10 tips things to enjoy your favourite Christmas treats and drinks during the Festive Season – and stay full of energy and without the “bloat”
Christmas is not the time to deprive yourself. I’m all for eating foods you associate with the Festive Season, with Family get-togethers and with your favourite childhood memories – even if they are not considered “healthy”.
I actually feel that there is something healthy in sharing your dinner table with family. Eating something that was made with love. Enjoying it in great company with friends and family that you haven’t seen in a while.
However, our bodies do not know it is Christmas. The sugar and the alcohol still create the same reactions in our bodies as during the rest of the year.
The dilemma around Christmas is that we don’t want to go on diets and don’t want to restrict ourselves, but we might still feel “guilty” for eating too many chocolates, or we feel bloated, tired, have no energy at the same time.
We know that when we eat sugary treats, we can feel hungry soon after and often crave more. We know that drinking alcohol can give us munchies and that all willpower goes down the drain. We know that over-eating and drinking drain energy and can give us digestive issues.
If you try out these 10 tips during the Festive Season, you still enjoy all your mince pies and mulled wine AND keep your energy up and avoid the “bloat”
- Be mindful
Can you just finish a Selection Box and don’t even notice it?
There’s nothing wrong with enjoying your Christmas treats, but how often do you actually not even notice you’ve eaten something or haven’t actually fully and mindfully eaten it.
By being mindful, not only won’t you not over-eat, you will actually enjoy everything much more!
Next time, you eat chocolate, use all senses: Look at it, think where it might come from, take in the aromas, let it gently melt on your tongue.
- Drink plenty of water
We often fell hunger or cravings when we are in fact dehydrated. Natural foods such as vegetables and fruit come with lots of water, whereas sweets, baked goods etc don’t.
So, when you feel cravings or hunger, make yourself hot water (with lemon and/or honey), herbal tea or just drink plain fresh water. Then wait for about 10-20 minutes and see.
Also, I always recommend, when you are out drinking, to always have a glass of water after each drink, in order to pace yourself and avoid dehydration and the dreaded hangover in the morning.
A cup of hot water first thing in the morning with lemon is a great habit to get into throughout the whole year but during the winter, it can also help boost your vitamin C intake.
However, avoid having water while eating, as it can impair digestion.
- Eat your vegetables
Of course, I always say that, but it is super important to counterbalance the extra sugar that you are eating with something healthy. Apart from the nutrients, you are getting, you are also making sure to get your fibre and to feel fuller for longer – and are less likely to over-eat the sweets.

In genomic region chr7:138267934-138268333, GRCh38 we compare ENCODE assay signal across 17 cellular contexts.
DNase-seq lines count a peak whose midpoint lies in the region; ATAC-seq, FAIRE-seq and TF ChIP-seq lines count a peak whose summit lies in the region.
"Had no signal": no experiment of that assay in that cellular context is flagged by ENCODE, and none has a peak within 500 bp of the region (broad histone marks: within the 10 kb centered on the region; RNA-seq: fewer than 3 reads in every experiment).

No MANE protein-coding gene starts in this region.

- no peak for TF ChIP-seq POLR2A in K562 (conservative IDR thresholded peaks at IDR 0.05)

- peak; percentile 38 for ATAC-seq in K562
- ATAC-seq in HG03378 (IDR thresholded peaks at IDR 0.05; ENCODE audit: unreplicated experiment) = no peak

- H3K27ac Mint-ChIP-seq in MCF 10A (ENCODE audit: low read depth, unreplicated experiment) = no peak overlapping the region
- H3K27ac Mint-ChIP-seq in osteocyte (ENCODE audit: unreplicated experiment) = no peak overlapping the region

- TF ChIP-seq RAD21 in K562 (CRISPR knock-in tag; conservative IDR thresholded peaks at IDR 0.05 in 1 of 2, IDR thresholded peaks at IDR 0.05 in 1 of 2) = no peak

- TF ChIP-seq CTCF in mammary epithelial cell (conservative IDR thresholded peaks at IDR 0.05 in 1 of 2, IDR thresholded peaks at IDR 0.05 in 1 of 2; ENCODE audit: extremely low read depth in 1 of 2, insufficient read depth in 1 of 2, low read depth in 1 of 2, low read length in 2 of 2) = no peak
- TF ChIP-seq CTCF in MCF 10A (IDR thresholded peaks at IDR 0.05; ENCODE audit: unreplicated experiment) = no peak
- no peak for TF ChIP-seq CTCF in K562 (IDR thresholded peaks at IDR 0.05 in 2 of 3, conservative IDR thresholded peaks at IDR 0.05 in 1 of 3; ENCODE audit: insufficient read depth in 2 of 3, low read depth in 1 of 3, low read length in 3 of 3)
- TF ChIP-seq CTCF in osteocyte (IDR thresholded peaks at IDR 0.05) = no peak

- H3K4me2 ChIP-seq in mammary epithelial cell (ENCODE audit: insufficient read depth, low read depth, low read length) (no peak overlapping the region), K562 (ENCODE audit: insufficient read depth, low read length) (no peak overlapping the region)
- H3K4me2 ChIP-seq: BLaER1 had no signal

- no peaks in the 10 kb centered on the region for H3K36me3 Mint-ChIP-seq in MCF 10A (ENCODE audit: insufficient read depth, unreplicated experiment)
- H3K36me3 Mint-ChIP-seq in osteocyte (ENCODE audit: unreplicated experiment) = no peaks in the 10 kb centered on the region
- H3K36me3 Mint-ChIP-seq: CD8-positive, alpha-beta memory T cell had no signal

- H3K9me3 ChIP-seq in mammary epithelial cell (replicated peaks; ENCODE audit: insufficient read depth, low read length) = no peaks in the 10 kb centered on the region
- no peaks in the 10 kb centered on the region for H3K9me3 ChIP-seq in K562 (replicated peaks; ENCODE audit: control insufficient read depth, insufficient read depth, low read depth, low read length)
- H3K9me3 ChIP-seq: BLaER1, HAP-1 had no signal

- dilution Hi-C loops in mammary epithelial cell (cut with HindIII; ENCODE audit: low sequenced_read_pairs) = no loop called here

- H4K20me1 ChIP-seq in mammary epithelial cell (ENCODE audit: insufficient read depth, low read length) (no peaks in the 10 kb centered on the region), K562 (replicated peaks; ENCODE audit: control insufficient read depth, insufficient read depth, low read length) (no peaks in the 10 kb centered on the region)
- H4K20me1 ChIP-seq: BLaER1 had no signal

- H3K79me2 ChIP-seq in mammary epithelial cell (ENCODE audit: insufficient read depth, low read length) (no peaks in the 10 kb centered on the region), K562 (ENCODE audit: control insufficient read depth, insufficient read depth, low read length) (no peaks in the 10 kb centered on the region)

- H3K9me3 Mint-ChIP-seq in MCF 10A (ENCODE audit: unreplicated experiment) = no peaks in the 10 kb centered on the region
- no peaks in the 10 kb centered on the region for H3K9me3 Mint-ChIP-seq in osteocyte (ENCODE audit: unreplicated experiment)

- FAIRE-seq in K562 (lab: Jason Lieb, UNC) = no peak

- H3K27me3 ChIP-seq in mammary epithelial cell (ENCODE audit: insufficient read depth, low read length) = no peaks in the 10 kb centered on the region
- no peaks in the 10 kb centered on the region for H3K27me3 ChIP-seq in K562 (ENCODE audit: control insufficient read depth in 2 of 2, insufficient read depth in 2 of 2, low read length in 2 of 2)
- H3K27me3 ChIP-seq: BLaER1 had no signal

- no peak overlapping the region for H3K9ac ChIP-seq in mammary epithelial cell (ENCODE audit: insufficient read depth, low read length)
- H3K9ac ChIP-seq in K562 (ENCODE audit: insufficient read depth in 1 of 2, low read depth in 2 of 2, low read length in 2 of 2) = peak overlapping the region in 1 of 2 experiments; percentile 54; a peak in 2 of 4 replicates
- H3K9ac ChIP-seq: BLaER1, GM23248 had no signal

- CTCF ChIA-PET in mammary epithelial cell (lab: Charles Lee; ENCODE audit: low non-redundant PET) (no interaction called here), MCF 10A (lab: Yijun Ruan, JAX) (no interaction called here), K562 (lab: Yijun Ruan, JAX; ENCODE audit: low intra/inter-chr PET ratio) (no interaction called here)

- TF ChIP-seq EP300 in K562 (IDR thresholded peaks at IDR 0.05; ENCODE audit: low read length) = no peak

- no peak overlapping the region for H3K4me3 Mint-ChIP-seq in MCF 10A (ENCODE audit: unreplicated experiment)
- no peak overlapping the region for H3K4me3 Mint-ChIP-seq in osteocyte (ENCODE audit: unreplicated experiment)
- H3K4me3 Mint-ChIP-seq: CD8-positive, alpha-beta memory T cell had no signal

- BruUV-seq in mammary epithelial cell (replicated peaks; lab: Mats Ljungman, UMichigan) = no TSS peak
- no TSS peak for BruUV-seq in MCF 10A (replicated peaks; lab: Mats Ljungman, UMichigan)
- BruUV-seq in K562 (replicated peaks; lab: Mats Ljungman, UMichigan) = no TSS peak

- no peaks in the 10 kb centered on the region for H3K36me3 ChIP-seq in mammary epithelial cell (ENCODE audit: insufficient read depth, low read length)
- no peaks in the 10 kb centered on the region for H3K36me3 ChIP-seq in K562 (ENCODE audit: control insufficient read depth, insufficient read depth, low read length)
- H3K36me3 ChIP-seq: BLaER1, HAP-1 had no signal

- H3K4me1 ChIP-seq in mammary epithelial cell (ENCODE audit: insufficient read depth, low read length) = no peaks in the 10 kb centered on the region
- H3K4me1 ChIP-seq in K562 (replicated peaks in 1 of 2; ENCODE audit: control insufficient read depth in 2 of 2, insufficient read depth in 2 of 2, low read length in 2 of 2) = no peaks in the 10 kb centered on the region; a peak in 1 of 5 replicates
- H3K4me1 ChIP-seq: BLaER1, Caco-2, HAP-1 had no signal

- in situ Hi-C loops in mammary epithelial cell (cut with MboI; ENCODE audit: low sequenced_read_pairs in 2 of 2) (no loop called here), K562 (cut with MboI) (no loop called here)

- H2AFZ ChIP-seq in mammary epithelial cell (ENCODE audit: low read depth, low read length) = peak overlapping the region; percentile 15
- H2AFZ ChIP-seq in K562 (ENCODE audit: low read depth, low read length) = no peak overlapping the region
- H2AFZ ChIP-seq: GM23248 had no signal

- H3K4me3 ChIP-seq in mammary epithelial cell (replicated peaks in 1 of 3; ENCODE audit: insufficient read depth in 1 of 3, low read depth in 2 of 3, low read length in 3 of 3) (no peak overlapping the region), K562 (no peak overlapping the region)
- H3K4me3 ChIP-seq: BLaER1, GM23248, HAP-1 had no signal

It’s all about balance!
It’s not about using up calories, but moving as much as possible does help you burn off some of the sugar quicker and better.
It also helps you feel much better, and you won’t feel as sluggish and just reach for the sweets.
Movement can be anything, try and get moving wherever and whenever you can, outside is best, but taking the stairs a couple of times, moving around the kitchen, dancing, anything helps!
Keep active during the Festive Season and don’t be a couch potato!
- Rest and sleep
Fully take advantage of the days off work. And why not use these days to completely switch off your laptop and your phone. Do a digital detox, do not go near Facebook or Instagram as tempting as it might be to post your Christmas Dinner.
Take a good book or colour a colouring book, do a jigsaw, do something you love doing and never find the time for during your hectic busy work schedule.
Go to bed early and snuggle up and have a good ly-in.
6. Intermittent fasting
Give your body a break every now and again by not eating. Setting yourself a rule of not eating for a minimum of 12 hours will give your body time to rest and digest and repair. It also avoids unnecessary and mindless snacking after dinner.
When you finish your dinner at 7pm, just don’t have your breakfast before 7am.
7. Eating out
Hopefully, you will still get time to go out with friends over this Chrismas period (and we won’t have another lock-down). I suggest planning where you are going, having a look at the menu and choosing beforehand. Don’t go overly hungry as you will be more likely to over-eat and go for the higher and calorie-denser foods.
8. Help your body digest
Having a little bit (1 tsp) of Apple Cidre vinegar diluted in a glass of water can work wonders to help digestion. Before you start eating, take a deep breath and a long out-breath to calm yourself down and bring your body into “Rest & Digest” mode. Chew your food properly or until it is liquid. Eat mindfully. Do not eat while at the computer or on the go.
9. Try healthier alternatives to your favourites
Substitute sugar with xylitol or stevia, add more spices and cinnamon, make your own snacks, have some nuts and seeds rather than sugary sweets.
See recipes for Mulled Wine and Mince Pies below.
10. Make a clear plan
Rather than just leaving everything up to chance, create a clear goal. That goal can be that you accept to gain 2 pounds, or it can be that you aim to maintain your weight, or that you might continue with a weight loss programme that you might have started beforehand. Also, plan what you are going to do in January. Do you plan an alcohol-free Jan? Try out a Veganuary? Or start a new exercise routine. If you are already planning it now, and committing to it, you are more likely to do it.
Enjoy this festive season and stay safe, happy and healthy!